Health Informatics
Graham Wright
MSc Programme Director
Imagination is more important than
knowledge" –
Albert Einstein
Enrico’s view
If physiology literally means 'the logic of life', and
pathology is 'the logic of disease', then medical
informatics is the logic of healthcare.
It is the rational study of the way we think about
patients, and the way that treatments are defined,
selected and evolved.
It is the study of how medical knowledge is created,
shaped, shared and applied
Enrico Coiera 1997
Health Informatics
Health Informatics is having a mid-life
crisis, it is a 45 year old profession
wandering around the desert to find itself
Yuval Shahar (2001)
IMIA Invited Satellite Working Conference ‘Challenges in Medical
Informatics – successes and failures’ , Madrid March 2001
1. Definitions
• Informatics
• Medical Informatics
• Nursing Informatics
• Clinical Informatics
• Health Informatics
• the application of information
technologies to optimize the
information management function
within an organization
• information management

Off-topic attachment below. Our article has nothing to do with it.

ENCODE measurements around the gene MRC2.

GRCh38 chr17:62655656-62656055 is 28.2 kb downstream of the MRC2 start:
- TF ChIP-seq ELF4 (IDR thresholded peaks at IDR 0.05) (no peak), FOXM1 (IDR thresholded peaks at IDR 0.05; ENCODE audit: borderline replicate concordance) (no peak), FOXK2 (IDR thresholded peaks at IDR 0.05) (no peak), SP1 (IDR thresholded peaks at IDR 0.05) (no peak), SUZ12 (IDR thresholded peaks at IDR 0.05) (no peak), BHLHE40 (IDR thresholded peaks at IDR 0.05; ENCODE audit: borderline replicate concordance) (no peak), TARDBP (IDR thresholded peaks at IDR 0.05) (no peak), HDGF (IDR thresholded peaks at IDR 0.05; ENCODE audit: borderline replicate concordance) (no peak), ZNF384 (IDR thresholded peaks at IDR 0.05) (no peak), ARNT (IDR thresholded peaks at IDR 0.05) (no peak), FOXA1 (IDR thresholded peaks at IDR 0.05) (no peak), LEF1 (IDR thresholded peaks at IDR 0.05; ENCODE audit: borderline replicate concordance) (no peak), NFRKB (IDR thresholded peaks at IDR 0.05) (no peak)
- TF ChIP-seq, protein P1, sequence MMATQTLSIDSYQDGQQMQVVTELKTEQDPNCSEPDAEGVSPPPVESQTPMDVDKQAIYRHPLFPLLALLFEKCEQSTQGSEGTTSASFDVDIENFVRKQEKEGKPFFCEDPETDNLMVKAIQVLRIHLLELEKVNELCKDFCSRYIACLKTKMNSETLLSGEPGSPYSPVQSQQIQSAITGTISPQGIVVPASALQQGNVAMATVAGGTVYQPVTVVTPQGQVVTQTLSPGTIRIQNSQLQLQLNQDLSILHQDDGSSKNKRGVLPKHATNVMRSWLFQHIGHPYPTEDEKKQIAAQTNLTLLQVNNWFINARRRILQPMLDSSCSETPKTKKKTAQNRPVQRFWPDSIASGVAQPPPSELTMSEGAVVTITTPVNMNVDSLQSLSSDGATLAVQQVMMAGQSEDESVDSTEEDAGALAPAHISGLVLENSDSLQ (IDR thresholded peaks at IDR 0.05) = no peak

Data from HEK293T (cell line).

• information technology
Information management
• assuring that the right information is
available to the right people, within
and without an organization, at the
right time and place, and for the right
Information technology
• any technology which processes and
communicates data, includes:
– computers, voice, data and image
sensing and communications devices,
graphics devices, multi-media storage,
– pen, paper, telephones and fax
Health or Medical Informatics
The terms 'medical informatics' and 'health informatics'
have been variously defined, but can be best understood as
the understanding, skills and tools that enable the sharing
and use of information to deliver healthcare and promote
health. 'Health informatics' is now tending to replace the
previously commoner term 'medical informatics',
reflecting a widespread concern to define an information
agenda for health services which recognises the role of
citizens as agents in their own care, as well as the major